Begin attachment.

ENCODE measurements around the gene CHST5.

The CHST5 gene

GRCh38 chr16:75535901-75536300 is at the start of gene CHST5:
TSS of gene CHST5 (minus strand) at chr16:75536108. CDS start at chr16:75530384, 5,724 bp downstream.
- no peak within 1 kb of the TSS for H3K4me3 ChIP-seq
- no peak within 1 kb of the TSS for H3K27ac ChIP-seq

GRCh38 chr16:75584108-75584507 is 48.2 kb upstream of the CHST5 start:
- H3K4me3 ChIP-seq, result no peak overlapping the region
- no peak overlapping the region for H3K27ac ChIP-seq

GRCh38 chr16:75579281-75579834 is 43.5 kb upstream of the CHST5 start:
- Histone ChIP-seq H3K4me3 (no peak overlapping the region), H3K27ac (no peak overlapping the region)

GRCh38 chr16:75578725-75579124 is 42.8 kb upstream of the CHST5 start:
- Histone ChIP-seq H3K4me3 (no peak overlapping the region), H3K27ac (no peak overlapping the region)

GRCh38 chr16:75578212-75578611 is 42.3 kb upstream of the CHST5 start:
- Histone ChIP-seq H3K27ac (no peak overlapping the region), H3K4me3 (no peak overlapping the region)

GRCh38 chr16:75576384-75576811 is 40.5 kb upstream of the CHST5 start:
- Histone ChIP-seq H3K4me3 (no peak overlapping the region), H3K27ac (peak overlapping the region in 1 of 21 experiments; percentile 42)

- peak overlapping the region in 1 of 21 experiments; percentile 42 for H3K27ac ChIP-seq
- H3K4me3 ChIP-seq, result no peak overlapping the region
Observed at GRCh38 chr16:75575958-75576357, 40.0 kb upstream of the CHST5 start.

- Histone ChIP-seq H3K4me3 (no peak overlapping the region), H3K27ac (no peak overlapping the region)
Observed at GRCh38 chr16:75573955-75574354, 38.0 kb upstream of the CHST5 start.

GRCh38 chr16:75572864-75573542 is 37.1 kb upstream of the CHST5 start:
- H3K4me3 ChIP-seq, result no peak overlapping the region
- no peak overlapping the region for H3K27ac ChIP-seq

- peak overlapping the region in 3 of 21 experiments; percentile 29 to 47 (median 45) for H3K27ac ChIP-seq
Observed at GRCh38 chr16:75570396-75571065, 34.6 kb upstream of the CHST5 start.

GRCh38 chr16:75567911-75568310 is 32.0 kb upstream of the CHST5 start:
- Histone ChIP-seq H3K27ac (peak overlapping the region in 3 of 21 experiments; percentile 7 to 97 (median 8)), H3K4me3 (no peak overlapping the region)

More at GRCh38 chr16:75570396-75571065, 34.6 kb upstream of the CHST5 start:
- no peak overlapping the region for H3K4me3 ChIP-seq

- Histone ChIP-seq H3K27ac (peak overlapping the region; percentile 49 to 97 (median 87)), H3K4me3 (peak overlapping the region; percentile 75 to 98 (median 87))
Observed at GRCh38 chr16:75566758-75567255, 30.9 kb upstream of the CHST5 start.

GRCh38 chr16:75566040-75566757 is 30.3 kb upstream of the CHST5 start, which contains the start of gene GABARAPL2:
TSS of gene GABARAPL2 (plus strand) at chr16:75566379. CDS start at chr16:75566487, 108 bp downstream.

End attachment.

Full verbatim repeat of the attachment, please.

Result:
ENCODE measurements around the gene CHST5.

The CHST5 gene

GRCh38 chr16:75535901-75536300 is at the start of gene CHST5:
TSS of gene CHST5 (minus strand) at chr16:75536108. CDS start at chr16:75530384, 5,724 bp downstream.
- no peak within 1 kb of the TSS for H3K4me3 ChIP-seq
- no peak within 1 kb of the TSS for H3K27ac ChIP-seq

GRCh38 chr16:75584108-75584507 is 48.2 kb upstream of the CHST5 start:
- H3K4me3 ChIP-seq, result no peak overlapping the region
- no peak overlapping the region for H3K27ac ChIP-seq

GRCh38 chr16:75579281-75579834 is 43.5 kb upstream of the CHST5 start:
- Histone ChIP-seq H3K4me3 (no peak overlapping the region), H3K27ac (no peak overlapping the region)

GRCh38 chr16:75578725-75579124 is 42.8 kb upstream of the CHST5 start:
- Histone ChIP-seq H3K4me3 (no peak overlapping the region), H3K27ac (no peak overlapping the region)

GRCh38 chr16:75578212-75578611 is 42.3 kb upstream of the CHST5 start:
- Histone ChIP-seq H3K27ac (no peak overlapping the region), H3K4me3 (no peak overlapping the region)

GRCh38 chr16:75576384-75576811 is 40.5 kb upstream of the CHST5 start:
- Histone ChIP-seq H3K4me3 (no peak overlapping the region), H3K27ac (peak overlapping the region in 1 of 21 experiments; percentile 42)

- peak overlapping the region in 1 of 21 experiments; percentile 42 for H3K27ac ChIP-seq
- H3K4me3 ChIP-seq, result no peak overlapping the region
Observed at GRCh38 chr16:75575958-75576357, 40.0 kb upstream of the CHST5 start.

- Histone ChIP-seq H3K4me3 (no peak overlapping the region), H3K27ac (no peak overlapping the region)
Observed at GRCh38 chr16:75573955-75574354, 38.0 kb upstream of the CHST5 start.

GRCh38 chr16:75572864-75573542 is 37.1 kb upstream of the CHST5 start:
- H3K4me3 ChIP-seq, result no peak overlapping the region
- no peak overlapping the region for H3K27ac ChIP-seq

- peak overlapping the region in 3 of 21 experiments; percentile 29 to 47 (median 45) for H3K27ac ChIP-seq
Observed at GRCh38 chr16:75570396-75571065, 34.6 kb upstream of the CHST5 start.

GRCh38 chr16:75567911-75568310 is 32.0 kb upstream of the CHST5 start:
- Histone ChIP-seq H3K27ac (peak overlapping the region in 3 of 21 experiments; percentile 7 to 97 (median 8)), H3K4me3 (no peak overlapping the region)

More at GRCh38 chr16:75570396-75571065, 34.6 kb upstream of the CHST5 start:
- no peak overlapping the region for H3K4me3 ChIP-seq

- Histone ChIP-seq H3K27ac (peak overlapping the region; percentile 49 to 97 (median 87)), H3K4me3 (peak overlapping the region; percentile 75 to 98 (median 87))
Observed at GRCh38 chr16:75566758-75567255, 30.9 kb upstream of the CHST5 start.

GRCh38 chr16:75566040-75566757 is 30.3 kb upstream of the CHST5 start, which contains the start of gene GABARAPL2:
TSS of gene GABARAPL2 (plus strand) at chr16:75566379. CDS start at chr16:75566487, 108 bp downstream.